I Do Not Like This New Wasp Species Whose Giant Stinger Lays Eggs Inside Spiders

The wasp specimen
Photo: Kari Kaunisto

Hi, do you see that long red thing? It belongs to that wasp. Its function is to both sting and lay eggs inside of another creature, which is eventually killed from the inside by the wasp’s horrifying offspring. I do not like this wasp and hope that I never meet this wasp.

Scientists at the University of Turku in Finland recently described not one, but seven new species of wasp, which they discovered on trips to the region between the Andes and the Amazon rainforest. I do not like any wasps, but the University of Turku recently chose to highlight the wasp I do not like the most: Clistopyga crassicaudata. Here it is in full:

Photo: Kari Kaunisto

The species name, crassicaudata, references the thickness of that stinger. Even one of the researchers who described the species said in a press release he’d never seen anything like it.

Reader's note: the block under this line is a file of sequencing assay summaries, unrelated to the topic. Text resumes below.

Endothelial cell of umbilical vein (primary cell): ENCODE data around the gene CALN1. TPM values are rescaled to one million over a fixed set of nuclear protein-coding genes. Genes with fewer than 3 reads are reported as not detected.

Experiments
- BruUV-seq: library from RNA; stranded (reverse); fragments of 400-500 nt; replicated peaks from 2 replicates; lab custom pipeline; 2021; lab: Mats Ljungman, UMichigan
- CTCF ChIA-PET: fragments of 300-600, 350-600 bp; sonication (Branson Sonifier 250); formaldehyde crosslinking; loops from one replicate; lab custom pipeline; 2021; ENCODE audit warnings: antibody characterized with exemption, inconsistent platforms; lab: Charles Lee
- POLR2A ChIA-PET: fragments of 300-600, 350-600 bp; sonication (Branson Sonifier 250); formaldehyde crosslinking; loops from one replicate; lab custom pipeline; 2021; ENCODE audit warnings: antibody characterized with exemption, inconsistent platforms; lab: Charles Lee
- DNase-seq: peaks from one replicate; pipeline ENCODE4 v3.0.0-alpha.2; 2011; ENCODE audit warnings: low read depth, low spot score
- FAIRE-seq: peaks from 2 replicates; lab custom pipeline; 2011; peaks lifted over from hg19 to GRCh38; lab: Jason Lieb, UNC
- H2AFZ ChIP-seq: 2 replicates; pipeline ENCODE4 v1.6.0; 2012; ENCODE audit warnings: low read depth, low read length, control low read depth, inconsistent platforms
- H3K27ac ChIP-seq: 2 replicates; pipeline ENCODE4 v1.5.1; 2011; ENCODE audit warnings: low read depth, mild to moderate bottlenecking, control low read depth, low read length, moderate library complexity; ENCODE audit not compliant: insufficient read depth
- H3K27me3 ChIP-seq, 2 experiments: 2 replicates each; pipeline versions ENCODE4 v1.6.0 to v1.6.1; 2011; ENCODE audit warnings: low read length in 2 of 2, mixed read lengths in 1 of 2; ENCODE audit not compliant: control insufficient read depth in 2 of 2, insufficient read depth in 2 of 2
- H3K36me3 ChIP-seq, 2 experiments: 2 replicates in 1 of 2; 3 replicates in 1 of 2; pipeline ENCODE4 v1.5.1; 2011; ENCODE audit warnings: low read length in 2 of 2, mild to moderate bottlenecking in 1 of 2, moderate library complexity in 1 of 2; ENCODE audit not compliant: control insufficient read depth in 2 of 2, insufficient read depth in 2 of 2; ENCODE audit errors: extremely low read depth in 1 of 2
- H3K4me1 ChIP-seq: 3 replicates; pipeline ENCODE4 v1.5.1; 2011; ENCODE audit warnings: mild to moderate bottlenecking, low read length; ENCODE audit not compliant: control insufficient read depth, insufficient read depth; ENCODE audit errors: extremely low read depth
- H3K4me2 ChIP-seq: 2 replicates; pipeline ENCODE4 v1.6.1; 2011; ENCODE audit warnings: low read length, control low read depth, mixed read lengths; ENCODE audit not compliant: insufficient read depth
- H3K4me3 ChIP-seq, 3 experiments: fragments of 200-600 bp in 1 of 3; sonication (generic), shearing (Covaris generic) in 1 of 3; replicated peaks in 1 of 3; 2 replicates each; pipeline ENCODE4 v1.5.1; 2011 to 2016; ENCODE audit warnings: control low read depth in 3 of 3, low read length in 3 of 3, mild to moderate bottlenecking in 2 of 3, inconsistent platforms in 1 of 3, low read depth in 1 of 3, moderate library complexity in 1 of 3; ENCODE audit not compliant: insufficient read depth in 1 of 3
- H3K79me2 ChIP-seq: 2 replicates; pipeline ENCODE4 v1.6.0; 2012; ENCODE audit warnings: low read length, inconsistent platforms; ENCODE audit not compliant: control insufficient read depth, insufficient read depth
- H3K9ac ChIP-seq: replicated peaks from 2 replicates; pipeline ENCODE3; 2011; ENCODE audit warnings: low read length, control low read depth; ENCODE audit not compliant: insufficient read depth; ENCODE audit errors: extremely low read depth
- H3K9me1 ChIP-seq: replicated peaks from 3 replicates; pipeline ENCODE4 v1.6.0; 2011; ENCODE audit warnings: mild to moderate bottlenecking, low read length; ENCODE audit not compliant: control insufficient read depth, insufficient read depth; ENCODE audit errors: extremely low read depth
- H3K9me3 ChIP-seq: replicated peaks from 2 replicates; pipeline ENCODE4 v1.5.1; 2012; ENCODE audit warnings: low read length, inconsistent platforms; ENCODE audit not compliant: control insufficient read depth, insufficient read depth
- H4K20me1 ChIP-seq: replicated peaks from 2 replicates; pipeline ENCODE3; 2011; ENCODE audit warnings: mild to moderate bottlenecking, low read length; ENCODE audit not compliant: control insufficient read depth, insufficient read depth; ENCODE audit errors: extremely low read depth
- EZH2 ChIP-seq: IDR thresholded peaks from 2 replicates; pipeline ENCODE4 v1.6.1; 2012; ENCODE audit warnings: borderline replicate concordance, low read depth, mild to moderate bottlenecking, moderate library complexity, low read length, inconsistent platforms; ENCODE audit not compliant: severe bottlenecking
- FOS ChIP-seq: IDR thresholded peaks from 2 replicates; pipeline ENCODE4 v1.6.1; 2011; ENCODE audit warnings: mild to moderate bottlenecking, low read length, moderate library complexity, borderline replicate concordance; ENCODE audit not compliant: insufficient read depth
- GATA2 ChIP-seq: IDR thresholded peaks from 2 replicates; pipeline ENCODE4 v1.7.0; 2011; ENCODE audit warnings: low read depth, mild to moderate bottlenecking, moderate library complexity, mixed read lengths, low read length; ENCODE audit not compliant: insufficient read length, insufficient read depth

How does it work? It’s sort of a dual-use syringe. It starts by harming the host, usually a spider, by injecting venom. Then it deposits its eggs on or into the spider’s body. When the larvae hatch, they eat the spider from the inside out.

I hope you understand why I do not like this wasp.



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About the author

Ryan F. Mandelbaum

Science writer at Gizmodo | I like physics and eating